tekiah, shevarim, tekiah;
tekiah, teruah, tekia gedolah.

As you can see, each line starts and ends with a tekiah. Each "stanza" is sounded separately. Prayers are said, the first three lines are soudned, more prayers are said, the second three lines, etc. I don't know if it's uniform everywhere, buy my rabbi says each call separately. He calls tekiah, I sound it, he calls shevarim-teruah, I sound it, etc.

In the video below, teruah wasn't picked up correctly by the camera's microphone, so it sounds like one long blast. That is not how it's done. Be sure to make 9 short blasts.



Enjoy!

Comments

author
RhondaJ15 made it!(author)2017-03-20

Thank you❗️Very helpful. SHALOM ?

author
c.nel.13 made it!(author)2014-08-11

Hi there, I have a shofar with the mouth piece(or hole) on the side. can you maybe assist with that, it is very difficult to sound. help would appreciated. thx

author
Michael+Chusid made it!(author)2016-04-09

Making the blow hole slightly larger may help. Find a shofar that is easy to blow, and note the size and shape of the blowhole. Then practice.

author
evilkidjr made it!(author)2009-09-29

it cant only not be a bulls horn, its anything thats considered a keren, of which any animal whos horn grows from the bottom not the top's horn is considered

author
Michael+Chusid made it!(author)2016-04-09

All horns grow from the scalp. Horn is like fingernail -- the living part is the cuticle closest to the body. The tip is non-living.

author
Weissensteinburg made it!(author)2009-09-29

What are some other animals that don't qualify?

author
sgsax made it!(author)2009-10-01

You cannot make a shofar from the horn of an animal that is not kosher.

http://www.myjewishlearning.com/holidays/Jewish_Holidays/Rosh_Hashanah/In_the_Community/Shofar/How_to_Make_a_Shofar.shtml

For some examples of kosher horns.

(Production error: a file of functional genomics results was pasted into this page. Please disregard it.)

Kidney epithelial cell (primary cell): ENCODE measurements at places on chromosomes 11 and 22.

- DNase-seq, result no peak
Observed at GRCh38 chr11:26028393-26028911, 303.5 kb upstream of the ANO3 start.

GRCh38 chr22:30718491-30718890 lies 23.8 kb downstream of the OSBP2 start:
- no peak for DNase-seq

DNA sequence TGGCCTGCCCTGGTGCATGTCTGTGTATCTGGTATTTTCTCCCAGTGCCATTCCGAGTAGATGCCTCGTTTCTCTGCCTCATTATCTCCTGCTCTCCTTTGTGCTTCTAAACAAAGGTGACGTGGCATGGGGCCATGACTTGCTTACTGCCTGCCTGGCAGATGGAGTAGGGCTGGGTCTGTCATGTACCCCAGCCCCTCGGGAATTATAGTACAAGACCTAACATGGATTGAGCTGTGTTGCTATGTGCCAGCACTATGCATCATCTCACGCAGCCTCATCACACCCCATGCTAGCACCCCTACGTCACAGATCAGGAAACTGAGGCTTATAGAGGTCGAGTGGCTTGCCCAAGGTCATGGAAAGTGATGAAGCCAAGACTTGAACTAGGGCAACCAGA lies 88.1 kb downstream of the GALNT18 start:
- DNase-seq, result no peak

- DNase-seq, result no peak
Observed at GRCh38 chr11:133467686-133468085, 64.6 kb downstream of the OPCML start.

author
evilkidjr made it!(author)2009-09-30

well anything that isnt hollow, a rhino for example

author
sgsax made it!(author)2009-10-01

Very nice. I always get shevarim and teruah mixed up. I'm a front-of-mouth blower, and I don't even play trumpet. :)

author
Michael+Chusid made it!(author)2016-04-09

Try this:

S = Several

T = Tremelo

author
Tzite made it!(author)2009-10-02

WOW! Nice tekia gedolah. Most I've personally seen is 46 seconds. The sancutary was dead silent. when they finished their face was bright red and everyone was stunned. Great job and nice instructable

author
Michael+Chusid made it!(author)2016-04-09

Suggestion - focus on hearing instead of timing. Looking away from shofar blower will make it easier to focus on hearing its message.

author
youknowwhoiam made it!(author)2009-10-25

 this is very interesting, as I am a musician, I enjoy collecting, and playing strange, obscure and ethnic instruments. I am just wondering, is there any  taboo about when not to play it or for what reason?

author
Michael+Chusid made it!(author)2016-04-09

No taboos. The instrument has been used for music making since ancient time.

author
Michael+Chusid made it!(author)2015-10-09

I have an entire chapter on MAKING a shofar in my book, Hearing Shofar: The Still Small Voice of the Ram's Horn. You can download book for free at www.HearingShofar.blogspot.com

author
Life+Line made it!(author)2016-04-09

Good day, Your Download is not working, sorry to tell you this. Shalom

author
Life+Line made it!(author)2016-04-09

Good day, Your Download is not working, sorry to tell you this. Shalom

author
bbs123 made it!(author)2011-10-11

i do not know how to do this

author